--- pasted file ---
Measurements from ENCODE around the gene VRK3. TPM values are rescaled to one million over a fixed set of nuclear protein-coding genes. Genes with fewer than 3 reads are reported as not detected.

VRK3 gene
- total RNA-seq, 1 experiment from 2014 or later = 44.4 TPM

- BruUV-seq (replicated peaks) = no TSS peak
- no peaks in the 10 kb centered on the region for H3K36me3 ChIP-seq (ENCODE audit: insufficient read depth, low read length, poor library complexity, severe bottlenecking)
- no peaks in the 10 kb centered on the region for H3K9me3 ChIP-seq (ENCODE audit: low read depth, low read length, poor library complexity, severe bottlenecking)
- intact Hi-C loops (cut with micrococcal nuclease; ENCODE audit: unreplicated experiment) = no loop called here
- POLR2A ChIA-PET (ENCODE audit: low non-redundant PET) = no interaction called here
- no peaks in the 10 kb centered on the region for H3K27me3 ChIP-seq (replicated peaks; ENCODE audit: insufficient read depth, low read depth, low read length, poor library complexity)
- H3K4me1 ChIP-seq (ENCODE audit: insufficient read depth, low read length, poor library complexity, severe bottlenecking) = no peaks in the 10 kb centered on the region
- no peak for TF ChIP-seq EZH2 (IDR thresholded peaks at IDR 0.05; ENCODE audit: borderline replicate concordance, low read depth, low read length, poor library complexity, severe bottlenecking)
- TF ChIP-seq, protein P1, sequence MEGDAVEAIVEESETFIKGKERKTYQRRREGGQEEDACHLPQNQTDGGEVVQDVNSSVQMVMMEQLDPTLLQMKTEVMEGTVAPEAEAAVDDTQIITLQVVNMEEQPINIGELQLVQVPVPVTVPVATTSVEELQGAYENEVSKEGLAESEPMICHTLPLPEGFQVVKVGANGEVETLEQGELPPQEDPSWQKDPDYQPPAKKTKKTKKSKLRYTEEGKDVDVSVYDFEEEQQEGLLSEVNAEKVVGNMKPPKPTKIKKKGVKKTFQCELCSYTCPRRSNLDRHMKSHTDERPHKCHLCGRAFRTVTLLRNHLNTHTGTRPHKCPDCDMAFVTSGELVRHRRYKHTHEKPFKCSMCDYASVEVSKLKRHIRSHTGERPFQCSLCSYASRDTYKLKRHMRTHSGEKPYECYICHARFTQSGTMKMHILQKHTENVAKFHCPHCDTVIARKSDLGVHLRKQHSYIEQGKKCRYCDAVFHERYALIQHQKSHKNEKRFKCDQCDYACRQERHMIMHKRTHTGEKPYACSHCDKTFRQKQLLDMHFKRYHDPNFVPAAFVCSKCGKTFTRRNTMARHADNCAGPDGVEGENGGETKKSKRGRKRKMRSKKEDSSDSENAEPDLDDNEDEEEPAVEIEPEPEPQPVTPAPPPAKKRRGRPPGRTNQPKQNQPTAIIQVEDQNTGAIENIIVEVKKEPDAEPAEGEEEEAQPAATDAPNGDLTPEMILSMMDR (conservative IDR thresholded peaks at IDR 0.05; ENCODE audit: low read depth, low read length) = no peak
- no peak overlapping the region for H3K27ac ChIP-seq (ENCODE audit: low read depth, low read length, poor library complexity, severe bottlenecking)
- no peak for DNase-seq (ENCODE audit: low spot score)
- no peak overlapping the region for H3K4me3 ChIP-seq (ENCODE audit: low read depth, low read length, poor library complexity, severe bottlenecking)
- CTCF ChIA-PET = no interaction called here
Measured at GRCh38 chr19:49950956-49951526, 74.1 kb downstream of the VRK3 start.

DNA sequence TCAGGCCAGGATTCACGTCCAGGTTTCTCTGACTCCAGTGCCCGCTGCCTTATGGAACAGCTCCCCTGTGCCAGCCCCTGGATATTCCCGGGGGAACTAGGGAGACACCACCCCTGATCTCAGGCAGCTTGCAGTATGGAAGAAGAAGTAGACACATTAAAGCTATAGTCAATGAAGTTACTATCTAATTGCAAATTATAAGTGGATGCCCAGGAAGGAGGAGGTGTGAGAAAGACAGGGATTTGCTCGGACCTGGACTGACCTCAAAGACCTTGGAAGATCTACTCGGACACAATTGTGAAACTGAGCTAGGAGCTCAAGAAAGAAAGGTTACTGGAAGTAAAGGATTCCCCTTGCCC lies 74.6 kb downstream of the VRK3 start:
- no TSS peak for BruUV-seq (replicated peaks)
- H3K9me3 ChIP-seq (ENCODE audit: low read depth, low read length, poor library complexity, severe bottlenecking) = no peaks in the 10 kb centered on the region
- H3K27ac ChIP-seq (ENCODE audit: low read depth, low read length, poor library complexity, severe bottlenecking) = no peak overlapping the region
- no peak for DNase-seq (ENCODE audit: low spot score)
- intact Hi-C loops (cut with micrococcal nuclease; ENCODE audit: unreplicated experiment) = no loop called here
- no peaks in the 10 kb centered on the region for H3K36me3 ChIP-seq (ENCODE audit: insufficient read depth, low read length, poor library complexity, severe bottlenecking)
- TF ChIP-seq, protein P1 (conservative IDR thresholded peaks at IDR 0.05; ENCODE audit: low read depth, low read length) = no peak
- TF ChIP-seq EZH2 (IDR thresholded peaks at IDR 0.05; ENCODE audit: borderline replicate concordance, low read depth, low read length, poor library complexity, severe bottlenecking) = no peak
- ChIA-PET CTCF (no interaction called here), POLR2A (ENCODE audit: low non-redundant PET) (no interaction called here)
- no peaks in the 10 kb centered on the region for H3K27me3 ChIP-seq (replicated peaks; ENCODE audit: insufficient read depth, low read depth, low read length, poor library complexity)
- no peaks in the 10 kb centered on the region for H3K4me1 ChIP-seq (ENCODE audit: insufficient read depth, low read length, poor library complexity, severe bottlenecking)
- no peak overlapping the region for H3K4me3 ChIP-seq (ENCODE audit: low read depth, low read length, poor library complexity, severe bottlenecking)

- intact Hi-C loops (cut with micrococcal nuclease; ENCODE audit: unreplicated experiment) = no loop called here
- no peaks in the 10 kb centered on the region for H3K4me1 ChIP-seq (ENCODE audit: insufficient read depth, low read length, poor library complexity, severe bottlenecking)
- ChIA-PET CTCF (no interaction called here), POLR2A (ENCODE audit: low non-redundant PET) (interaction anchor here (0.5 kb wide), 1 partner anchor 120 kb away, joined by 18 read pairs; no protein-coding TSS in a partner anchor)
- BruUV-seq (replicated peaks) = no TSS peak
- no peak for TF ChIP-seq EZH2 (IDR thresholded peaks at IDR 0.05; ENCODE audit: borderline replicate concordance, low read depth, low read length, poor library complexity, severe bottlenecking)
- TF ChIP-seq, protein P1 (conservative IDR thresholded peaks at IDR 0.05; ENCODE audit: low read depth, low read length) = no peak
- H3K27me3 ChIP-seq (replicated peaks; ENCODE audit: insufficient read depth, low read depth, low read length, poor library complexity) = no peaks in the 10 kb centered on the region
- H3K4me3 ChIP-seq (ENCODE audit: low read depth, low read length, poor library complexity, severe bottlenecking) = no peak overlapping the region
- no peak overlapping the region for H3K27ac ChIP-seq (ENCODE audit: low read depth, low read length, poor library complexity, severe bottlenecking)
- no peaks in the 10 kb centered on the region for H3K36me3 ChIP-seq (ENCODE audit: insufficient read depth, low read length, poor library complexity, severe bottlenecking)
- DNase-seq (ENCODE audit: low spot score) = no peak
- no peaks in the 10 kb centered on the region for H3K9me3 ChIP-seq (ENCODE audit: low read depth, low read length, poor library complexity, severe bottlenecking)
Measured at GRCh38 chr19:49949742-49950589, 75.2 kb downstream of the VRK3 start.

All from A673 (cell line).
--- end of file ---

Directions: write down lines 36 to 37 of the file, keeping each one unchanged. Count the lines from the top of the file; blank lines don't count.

- TF ChIP-seq, protein P1 (conservative IDR thresholded peaks at IDR 0.05; ENCODE audit: low read depth, low read length) = no peak
- H3K27me3 ChIP-seq (replicated peaks; ENCODE audit: insufficient read depth, low read depth, low read length, poor library complexity) = no peaks in the 10 kb centered on the region